Obviously, these facts reflect no direct evidence of defendant's intent. However, this is not unusual because intent is ordinarily inferred from other operative facts. Thus, the relevant circumstances surrounding the assault, State v. Chevlin, 284 S.W.2d 563, 566 (Mo.1955), the manner that the assault was committed, State v. Crossman, 464 S.W.2d 36, 41-42 (Mo.1971) and the nature and extent of the injuries inflicted, State v. Duncan, 499 S.W.2d 476, 478 (Mo.1973), are properly used to infer the intent with which an assault was made; and, when the relevant facts warrant it, an assault with intent to do great bodily harm may be committed by the use of fists. State v. Himmelmann, 399 S.W.2d 58, 60 (Mo.1966); State v. Gardner, 522 S.W.2d 323, 324 (Mo.App.1975).

*150 In the present factual context, defendant's use of his fists is sufficient to support the requisite intent of an assault with intent to do great bodily harm without malice. State v. Seemiller, 558 S.W.2d 212, 216 (Mo.App.1977).

Defendant next contends that evidence of his sodomizing the victim prior to the sodomy with which he was charged was proof of another offense and, thus, was improperly admitted into evidence. Defendant made this specific objection for the first time in his motion for a new trial. Thus, he failed to preserve this objection for appellate review, State v. Barron, 465 S.W.2d 523, 529 (Mo.1971), and his objection is cognizable only under the plain error doctrine. Rule 27.20(c).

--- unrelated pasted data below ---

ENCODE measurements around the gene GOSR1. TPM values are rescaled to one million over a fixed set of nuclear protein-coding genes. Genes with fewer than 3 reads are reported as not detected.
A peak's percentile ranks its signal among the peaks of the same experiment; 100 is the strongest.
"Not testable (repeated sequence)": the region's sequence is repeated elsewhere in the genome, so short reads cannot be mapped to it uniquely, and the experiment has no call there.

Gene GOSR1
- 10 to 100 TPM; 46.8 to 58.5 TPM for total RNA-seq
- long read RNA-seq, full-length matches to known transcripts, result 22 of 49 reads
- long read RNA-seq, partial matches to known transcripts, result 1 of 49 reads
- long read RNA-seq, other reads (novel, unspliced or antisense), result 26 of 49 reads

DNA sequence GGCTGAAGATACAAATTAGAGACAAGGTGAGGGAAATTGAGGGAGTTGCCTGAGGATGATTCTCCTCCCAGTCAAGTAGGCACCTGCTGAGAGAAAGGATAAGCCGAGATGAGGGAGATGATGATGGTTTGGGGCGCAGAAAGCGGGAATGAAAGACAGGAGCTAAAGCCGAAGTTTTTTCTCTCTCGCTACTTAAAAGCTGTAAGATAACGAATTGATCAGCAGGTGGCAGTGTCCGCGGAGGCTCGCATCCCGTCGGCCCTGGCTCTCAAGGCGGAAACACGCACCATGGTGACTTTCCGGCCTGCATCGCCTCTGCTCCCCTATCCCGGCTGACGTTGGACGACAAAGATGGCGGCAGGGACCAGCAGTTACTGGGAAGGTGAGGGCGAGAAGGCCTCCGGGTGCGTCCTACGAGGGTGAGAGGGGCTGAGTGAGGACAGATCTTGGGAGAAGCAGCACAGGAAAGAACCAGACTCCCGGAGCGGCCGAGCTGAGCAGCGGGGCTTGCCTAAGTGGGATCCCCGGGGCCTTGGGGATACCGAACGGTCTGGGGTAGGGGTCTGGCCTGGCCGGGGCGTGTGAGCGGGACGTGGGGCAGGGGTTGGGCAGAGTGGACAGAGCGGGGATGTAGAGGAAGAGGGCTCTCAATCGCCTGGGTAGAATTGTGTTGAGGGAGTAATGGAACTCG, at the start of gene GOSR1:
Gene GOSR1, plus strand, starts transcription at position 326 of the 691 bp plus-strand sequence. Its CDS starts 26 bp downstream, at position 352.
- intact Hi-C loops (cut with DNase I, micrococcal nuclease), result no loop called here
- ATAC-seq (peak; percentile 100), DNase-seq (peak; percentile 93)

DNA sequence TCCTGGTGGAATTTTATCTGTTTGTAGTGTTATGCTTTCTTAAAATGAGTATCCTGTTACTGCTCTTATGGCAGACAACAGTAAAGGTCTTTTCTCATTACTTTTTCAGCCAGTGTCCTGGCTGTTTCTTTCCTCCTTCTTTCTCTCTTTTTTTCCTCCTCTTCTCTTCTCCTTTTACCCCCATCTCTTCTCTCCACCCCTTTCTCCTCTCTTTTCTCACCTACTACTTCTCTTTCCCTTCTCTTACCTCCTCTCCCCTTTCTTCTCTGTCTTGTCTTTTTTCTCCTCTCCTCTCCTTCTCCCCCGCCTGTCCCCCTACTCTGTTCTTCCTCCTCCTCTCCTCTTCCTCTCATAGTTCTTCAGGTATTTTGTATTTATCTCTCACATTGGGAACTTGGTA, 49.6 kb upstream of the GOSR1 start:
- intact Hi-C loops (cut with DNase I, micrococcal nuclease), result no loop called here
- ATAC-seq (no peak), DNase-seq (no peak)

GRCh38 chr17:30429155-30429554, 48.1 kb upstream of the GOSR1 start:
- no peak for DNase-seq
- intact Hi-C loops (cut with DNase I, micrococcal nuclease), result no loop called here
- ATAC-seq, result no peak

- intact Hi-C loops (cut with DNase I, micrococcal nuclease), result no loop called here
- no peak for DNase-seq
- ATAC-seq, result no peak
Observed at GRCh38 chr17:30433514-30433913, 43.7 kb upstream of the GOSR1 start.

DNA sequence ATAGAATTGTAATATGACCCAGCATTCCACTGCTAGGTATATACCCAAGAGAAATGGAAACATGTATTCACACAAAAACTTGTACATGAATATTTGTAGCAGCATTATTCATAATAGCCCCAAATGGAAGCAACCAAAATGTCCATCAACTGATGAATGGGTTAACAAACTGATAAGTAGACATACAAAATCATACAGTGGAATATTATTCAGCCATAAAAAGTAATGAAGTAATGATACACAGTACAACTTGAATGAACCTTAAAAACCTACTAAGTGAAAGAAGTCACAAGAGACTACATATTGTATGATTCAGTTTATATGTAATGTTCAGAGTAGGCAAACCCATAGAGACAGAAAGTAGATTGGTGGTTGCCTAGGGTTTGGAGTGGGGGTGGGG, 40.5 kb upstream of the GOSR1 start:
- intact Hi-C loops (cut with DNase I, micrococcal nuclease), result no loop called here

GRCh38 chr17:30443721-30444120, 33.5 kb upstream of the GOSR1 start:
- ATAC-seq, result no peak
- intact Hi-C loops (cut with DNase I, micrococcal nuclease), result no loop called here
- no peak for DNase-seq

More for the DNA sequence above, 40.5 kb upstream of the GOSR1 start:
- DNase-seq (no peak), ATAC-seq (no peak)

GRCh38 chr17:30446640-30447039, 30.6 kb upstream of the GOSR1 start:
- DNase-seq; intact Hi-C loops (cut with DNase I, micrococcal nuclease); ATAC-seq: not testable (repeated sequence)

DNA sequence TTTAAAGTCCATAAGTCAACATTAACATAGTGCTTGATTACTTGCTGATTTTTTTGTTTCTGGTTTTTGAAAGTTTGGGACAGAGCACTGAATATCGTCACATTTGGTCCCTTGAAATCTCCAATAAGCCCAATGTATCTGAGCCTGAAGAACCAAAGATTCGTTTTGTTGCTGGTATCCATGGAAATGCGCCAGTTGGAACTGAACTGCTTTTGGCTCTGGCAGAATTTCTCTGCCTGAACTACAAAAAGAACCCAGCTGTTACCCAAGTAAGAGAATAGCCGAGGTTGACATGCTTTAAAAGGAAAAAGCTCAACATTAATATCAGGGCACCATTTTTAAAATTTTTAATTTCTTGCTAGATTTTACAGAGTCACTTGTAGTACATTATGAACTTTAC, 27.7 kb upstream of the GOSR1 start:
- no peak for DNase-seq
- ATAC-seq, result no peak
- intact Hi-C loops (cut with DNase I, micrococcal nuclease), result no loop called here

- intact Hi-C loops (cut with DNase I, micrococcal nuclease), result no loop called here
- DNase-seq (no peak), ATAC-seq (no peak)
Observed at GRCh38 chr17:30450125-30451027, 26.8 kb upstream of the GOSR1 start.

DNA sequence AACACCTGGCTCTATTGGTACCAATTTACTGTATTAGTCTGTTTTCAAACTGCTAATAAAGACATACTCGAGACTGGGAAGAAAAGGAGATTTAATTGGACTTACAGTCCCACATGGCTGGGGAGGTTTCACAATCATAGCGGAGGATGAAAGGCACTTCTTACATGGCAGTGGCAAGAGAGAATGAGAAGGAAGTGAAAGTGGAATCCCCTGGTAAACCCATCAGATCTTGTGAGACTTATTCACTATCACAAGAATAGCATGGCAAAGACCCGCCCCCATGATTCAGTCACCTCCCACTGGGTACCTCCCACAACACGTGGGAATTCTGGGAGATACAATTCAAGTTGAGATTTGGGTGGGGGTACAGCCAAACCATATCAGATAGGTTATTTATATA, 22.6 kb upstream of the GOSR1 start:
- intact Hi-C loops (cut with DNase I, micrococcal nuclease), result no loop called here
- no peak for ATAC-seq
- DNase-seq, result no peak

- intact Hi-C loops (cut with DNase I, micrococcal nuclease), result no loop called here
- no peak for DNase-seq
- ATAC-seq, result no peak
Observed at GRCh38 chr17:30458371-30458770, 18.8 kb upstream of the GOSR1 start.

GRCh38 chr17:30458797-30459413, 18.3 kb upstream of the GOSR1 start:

The trial court did not commit plain error. To the contrary, it committed no error at all, because the evidence of the prior sodomy was admissible.

As a general rule, evidence of a crime other than the crime charged is inadmissible. See e. g., State v. Reese, 364 Mo. 1221, 274 S.W.2d 304, 307 (1955). However, a well recognized exception makes evidence of other crimes admissible when that evidence "tend(s) to establish . . . a common scheme or plan embracing the commission of separate similar offenses so interrelated to each other that proof of one tends to establish the other . . .". See e. g., State v. Kornegger, 363 Mo. 968, 255 S.W.2d 765, 768 (1953). Equally well recognized, in our state, is the parallel exception which permits proof of another crime, if the other crime is so linked together in point of time and circumstances with the crime charged that one cannot be fully shown without proving the other, e. g., State v. Shumate, 478 S.W.2d 328, 330-331 (Mo.1972), State v. Taylor, 320 Mo. 417, 8 S.W.2d 29, 35 (1928).[1] Under this latter exception, the state is permitted to paint a complete and coherent picture of the crime charged and it is not required to sift and separate the evidence and exclude the testimony tending to prove the crime for which defendant is not on trial. State v. Sinovich, 329 Mo. 909, 46 S.W.2d 877, 880 (1931); see State v. Torrence, 519 S.W.2d 360 (Mo.App. 1975).